Friday Novr. 7th.
In the forenoon I went with M: W. Vaughan; and saw the Pantheon;1 a place of public entertainment; it is only remarkable for one Room which is very large and elegant. We went also to see the Cathedral of St Paul’s; the largest Protestant Church, extant. It is very magnificent on the outside; but the inside is by no means extraordinary; there is one thing which they say is to be met with no where else. It is a gallery which is about 100 yards in circumference. If a Person whispers in it: what he says is as distinctly heared on the opposite side as if the person was near. It is called the whispering gallery: we went up to the top of the Church, from which we had a very fine view of the City. From thence went to the academy of arts in the Adelphi; to see a Series of Paintings, by a Mr. Barry; representing the Progress of Society, in six different Pictures.2
Dined at Mr. Copley’s.
1. Originally a theater and public promenade, the Pantheon on Oxford Street was redesigned by James Wyatt and reopened in 1772; the renovated building was noted chiefly for its promenade in the rotunda (Wheatley, London Past and Present description begins Henry B. Wheatley, London Past and Present: Its History, Associations, and Traditions, London, 1891; 3 vols. description ends ).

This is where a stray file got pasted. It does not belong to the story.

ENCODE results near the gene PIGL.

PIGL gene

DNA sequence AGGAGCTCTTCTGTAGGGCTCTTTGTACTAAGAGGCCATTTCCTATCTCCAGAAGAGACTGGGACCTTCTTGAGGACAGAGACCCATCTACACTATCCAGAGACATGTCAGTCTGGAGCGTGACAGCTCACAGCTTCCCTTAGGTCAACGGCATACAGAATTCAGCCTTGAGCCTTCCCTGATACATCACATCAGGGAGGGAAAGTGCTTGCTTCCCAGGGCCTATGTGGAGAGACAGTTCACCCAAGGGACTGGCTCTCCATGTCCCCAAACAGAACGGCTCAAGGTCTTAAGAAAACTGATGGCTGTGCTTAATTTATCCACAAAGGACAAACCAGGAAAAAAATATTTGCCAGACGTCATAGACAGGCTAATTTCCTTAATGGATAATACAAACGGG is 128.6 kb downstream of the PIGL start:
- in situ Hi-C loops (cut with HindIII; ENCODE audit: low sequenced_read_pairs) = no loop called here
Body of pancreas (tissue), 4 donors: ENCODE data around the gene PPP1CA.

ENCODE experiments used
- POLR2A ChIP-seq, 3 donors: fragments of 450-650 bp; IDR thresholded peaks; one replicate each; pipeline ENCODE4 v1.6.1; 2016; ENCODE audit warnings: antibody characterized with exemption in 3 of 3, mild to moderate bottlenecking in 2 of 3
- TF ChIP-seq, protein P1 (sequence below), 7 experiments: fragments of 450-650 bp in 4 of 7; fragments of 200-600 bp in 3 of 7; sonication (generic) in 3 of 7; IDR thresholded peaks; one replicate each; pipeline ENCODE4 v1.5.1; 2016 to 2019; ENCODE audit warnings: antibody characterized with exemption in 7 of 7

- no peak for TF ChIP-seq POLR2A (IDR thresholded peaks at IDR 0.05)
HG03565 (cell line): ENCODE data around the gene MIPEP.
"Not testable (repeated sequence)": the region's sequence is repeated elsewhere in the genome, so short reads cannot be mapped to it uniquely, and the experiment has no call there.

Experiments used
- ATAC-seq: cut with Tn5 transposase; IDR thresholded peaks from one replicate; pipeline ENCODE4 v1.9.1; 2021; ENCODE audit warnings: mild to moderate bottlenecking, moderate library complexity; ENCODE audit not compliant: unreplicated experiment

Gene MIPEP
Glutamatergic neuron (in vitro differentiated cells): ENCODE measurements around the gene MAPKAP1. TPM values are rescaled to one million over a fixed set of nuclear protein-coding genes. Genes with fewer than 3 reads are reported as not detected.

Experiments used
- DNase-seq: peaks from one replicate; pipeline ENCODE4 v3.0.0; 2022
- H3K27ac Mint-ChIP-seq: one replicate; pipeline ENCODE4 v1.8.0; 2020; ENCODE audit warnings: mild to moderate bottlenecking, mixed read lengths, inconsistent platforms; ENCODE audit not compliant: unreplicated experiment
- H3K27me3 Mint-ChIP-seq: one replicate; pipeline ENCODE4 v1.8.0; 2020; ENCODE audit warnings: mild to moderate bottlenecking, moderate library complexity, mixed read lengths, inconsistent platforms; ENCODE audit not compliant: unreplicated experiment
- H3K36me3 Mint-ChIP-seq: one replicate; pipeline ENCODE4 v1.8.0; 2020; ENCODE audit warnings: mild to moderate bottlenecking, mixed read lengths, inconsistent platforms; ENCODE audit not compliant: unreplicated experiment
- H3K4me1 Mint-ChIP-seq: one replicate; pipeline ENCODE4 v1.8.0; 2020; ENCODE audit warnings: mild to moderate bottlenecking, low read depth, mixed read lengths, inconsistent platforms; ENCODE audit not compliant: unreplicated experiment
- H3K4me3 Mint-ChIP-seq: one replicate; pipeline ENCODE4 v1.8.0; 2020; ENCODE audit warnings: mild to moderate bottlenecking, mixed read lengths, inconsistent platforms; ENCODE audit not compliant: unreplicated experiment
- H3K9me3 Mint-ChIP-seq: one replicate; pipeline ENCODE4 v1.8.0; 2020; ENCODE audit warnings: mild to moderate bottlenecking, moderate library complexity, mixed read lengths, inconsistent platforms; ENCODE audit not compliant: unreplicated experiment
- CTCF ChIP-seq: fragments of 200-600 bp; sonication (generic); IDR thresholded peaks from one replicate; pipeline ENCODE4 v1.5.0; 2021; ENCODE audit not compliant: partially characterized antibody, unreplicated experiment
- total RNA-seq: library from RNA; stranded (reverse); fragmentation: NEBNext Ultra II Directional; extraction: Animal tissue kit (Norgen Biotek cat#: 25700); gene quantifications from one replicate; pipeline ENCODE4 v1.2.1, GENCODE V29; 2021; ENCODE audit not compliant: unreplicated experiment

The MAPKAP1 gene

2. JQA has confused the Royal Academy of Arts, whose exhibition room was in the New Somerset House, up the Strand from the Adelphi Buildings, with the Society for the Encouragement of Arts, Manufactures and Commerce, which was located at the Adelphi. James Barry’s major work, the Progress of Society, which portrayed in six pictures illustrating the cultivation of “human faculties” in the civilization of mankind, was exhibited in the Great Room of the Society of Arts (Walter Harrison, A New and Universal History Description and Survey of the Cities of London and Westminster, The Borough of Southwark and Their Adjacent Parts . . ., London, 1775, p. 525; Wheatley, London Past and Present description begins Henry B. Wheatley, London Past and Present: Its History, Associations, and Traditions, London, 1891; 3 vols. description ends , 3:272; The Yale Edition of Horace Walpole’s Correspondence, ed. W. S. Lewis and others, New Haven, 1937– ,29:33; Ralph N. Wornum, ed., Lectures on Painting by the Royal Academicians, Barry, Opie and Fusel, London, 1848, p. 42–43).